It is a hard read but if you make it through you should have a good idea of how the “double-ended” hierarchy works to guide learning for a rapid convergence to an internal model.
How about the RAS? The ties to the the nest of thalamic nuclei? The other sub-cortical structures?
Where do you stop? It is all tied together into bowl of gooey spaghetti-like connections.
In the end these other systems will have to be addressed but it may be too much to expect that right out of the gate.
Part of why my own work is proceeding so slowly is that I am trying to tie together several models into a working whole. Connecting a subset of the whole requires “filling in the blanks” to make up for the bits that I am not incorporating; some of these band-aids get pretty sketchy.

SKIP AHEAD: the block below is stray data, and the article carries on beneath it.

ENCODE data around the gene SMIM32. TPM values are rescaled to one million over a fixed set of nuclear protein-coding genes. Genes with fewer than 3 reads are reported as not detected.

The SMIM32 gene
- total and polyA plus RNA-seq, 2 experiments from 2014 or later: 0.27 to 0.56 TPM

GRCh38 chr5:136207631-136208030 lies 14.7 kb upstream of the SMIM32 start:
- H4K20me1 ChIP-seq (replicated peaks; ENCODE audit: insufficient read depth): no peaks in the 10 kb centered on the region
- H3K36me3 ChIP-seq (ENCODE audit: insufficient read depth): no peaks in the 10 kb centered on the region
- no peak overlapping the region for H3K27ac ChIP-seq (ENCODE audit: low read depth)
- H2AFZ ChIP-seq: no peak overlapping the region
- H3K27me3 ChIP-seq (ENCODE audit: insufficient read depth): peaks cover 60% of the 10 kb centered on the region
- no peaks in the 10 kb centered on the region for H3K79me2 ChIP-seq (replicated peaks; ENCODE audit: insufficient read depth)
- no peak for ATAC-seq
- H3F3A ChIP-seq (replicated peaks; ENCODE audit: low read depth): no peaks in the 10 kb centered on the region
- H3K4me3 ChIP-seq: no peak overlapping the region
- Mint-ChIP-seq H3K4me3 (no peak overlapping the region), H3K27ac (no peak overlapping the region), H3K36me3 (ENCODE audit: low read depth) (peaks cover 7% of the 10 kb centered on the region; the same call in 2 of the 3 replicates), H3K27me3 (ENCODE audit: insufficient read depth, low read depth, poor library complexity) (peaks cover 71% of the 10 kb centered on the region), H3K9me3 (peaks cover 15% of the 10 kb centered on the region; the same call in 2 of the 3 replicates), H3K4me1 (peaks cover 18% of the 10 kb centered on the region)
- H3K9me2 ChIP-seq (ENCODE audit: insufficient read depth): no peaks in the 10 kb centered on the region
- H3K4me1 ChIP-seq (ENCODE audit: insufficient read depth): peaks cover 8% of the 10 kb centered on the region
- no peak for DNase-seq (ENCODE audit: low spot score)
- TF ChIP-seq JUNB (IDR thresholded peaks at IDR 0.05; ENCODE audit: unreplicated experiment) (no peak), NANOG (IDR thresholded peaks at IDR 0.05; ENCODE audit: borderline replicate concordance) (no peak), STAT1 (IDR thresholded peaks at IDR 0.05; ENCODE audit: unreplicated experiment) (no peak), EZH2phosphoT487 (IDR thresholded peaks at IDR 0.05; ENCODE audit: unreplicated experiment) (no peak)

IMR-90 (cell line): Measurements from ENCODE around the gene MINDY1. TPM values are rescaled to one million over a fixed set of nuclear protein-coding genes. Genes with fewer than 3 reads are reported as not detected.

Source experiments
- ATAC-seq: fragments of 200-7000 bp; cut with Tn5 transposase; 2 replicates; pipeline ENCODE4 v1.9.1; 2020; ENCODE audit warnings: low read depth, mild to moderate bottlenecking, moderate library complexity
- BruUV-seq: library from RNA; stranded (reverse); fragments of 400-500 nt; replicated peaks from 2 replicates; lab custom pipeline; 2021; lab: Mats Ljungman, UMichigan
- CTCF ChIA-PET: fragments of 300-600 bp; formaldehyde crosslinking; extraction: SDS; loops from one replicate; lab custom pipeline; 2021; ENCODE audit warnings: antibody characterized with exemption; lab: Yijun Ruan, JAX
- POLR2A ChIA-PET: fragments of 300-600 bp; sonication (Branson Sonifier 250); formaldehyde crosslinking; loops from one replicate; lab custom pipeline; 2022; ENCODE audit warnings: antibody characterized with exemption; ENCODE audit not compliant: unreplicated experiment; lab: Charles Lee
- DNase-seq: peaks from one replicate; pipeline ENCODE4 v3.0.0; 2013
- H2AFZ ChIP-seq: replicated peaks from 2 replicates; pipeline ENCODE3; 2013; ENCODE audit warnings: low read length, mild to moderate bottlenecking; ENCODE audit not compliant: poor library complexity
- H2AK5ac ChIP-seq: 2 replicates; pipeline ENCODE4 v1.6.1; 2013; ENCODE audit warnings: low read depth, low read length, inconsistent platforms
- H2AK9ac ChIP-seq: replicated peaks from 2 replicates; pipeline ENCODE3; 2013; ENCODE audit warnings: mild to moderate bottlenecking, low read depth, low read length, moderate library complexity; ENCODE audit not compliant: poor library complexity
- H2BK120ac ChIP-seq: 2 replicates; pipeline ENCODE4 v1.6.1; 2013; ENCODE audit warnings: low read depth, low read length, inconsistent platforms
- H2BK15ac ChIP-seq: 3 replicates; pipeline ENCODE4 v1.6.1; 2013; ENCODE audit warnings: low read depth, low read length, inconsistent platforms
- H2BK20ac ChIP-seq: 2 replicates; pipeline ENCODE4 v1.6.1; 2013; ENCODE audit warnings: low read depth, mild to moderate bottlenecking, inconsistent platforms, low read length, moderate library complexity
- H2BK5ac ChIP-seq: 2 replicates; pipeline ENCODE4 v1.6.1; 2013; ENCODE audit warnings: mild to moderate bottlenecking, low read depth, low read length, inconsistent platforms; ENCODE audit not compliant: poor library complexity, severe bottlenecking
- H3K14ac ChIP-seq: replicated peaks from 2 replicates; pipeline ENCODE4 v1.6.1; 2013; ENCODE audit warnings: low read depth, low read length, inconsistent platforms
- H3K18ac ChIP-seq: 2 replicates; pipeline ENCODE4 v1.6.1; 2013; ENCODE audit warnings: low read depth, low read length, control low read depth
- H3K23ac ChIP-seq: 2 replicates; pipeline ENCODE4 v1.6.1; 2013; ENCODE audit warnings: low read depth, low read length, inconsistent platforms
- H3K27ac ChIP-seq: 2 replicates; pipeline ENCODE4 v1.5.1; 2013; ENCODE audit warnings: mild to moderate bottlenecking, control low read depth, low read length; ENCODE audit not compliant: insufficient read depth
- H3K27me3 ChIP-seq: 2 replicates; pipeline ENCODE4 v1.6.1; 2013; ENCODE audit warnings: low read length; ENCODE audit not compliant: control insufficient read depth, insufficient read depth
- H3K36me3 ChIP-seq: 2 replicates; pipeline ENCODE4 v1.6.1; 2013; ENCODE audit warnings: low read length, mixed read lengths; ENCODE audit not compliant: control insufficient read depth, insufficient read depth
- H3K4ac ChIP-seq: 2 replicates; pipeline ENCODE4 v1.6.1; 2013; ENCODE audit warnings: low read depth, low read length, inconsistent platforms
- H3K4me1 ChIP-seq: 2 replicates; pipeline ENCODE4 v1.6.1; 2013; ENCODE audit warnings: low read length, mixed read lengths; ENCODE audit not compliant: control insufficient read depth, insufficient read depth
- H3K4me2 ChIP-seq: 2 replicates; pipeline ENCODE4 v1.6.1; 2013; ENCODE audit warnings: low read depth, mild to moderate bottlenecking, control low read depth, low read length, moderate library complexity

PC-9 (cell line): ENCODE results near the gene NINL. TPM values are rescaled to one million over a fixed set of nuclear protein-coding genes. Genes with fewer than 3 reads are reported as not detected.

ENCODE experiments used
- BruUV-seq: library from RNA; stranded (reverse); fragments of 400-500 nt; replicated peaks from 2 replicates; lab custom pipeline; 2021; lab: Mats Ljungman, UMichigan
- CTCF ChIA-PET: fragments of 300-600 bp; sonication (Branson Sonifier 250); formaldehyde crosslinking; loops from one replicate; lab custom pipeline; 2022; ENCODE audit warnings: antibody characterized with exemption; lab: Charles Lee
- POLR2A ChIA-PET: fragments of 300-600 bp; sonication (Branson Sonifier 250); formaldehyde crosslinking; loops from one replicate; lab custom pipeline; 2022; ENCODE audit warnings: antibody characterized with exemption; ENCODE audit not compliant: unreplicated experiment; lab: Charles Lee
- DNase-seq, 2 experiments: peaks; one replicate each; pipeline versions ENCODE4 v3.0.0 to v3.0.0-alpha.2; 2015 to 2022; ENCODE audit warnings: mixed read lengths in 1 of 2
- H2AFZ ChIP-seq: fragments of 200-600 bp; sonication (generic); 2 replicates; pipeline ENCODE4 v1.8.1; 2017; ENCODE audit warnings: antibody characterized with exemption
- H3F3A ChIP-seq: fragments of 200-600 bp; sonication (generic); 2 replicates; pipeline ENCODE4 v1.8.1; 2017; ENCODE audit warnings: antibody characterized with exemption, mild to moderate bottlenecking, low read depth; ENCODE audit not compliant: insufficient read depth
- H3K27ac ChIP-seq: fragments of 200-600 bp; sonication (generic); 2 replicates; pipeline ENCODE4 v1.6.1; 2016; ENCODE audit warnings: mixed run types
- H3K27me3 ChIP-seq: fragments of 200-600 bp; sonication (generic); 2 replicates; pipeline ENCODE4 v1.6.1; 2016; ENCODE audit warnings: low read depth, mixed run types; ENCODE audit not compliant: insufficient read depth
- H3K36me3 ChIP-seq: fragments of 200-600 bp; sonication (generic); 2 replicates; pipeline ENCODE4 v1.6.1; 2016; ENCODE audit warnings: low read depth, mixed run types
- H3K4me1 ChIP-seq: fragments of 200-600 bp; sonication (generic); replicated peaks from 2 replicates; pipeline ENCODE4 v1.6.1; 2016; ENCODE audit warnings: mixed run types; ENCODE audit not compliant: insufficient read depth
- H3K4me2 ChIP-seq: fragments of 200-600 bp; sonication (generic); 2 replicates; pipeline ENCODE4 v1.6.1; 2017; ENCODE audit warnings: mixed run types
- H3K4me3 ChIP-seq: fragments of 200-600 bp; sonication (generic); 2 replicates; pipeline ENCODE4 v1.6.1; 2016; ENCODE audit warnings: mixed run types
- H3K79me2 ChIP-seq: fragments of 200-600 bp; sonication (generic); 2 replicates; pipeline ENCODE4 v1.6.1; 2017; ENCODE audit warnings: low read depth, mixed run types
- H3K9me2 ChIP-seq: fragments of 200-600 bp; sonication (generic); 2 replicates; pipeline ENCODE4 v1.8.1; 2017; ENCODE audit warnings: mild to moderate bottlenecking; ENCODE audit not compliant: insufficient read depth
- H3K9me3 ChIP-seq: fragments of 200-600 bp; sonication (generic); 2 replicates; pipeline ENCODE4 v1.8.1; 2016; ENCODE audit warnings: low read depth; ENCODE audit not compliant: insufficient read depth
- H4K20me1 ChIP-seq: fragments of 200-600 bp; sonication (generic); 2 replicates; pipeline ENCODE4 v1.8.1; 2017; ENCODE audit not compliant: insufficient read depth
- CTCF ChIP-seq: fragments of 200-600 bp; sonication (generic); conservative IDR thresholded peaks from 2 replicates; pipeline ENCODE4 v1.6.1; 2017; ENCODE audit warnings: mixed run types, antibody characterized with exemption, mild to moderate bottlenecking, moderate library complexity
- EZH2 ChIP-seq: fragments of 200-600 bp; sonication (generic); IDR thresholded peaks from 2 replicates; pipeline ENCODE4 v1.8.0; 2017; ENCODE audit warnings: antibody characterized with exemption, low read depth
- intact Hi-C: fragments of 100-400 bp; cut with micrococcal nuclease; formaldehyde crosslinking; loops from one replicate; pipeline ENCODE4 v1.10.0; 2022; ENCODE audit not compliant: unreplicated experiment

I do see some value in trying to abstract some minimal stand-alone systems and work out how they function.
Thanks @vpuente. Being a visual person myself, I tend to absorb information from videos a lot easier. The process they described looks like a good candidate for addressing the “switching between objects without a reset” problem that has been discussed on some other threads. You can basically blast the new context when it appears in the input stream to quickly switch from one object to another, then resume normal operation.
The RAC/RAS has been postulated as the “Searchlight of Attention” since this paper by F. Crick:
If you google the term “searchlight of attention” you can see that many papers since this one explore this concept (pro and con) and add considerable insight to the workings of this structure.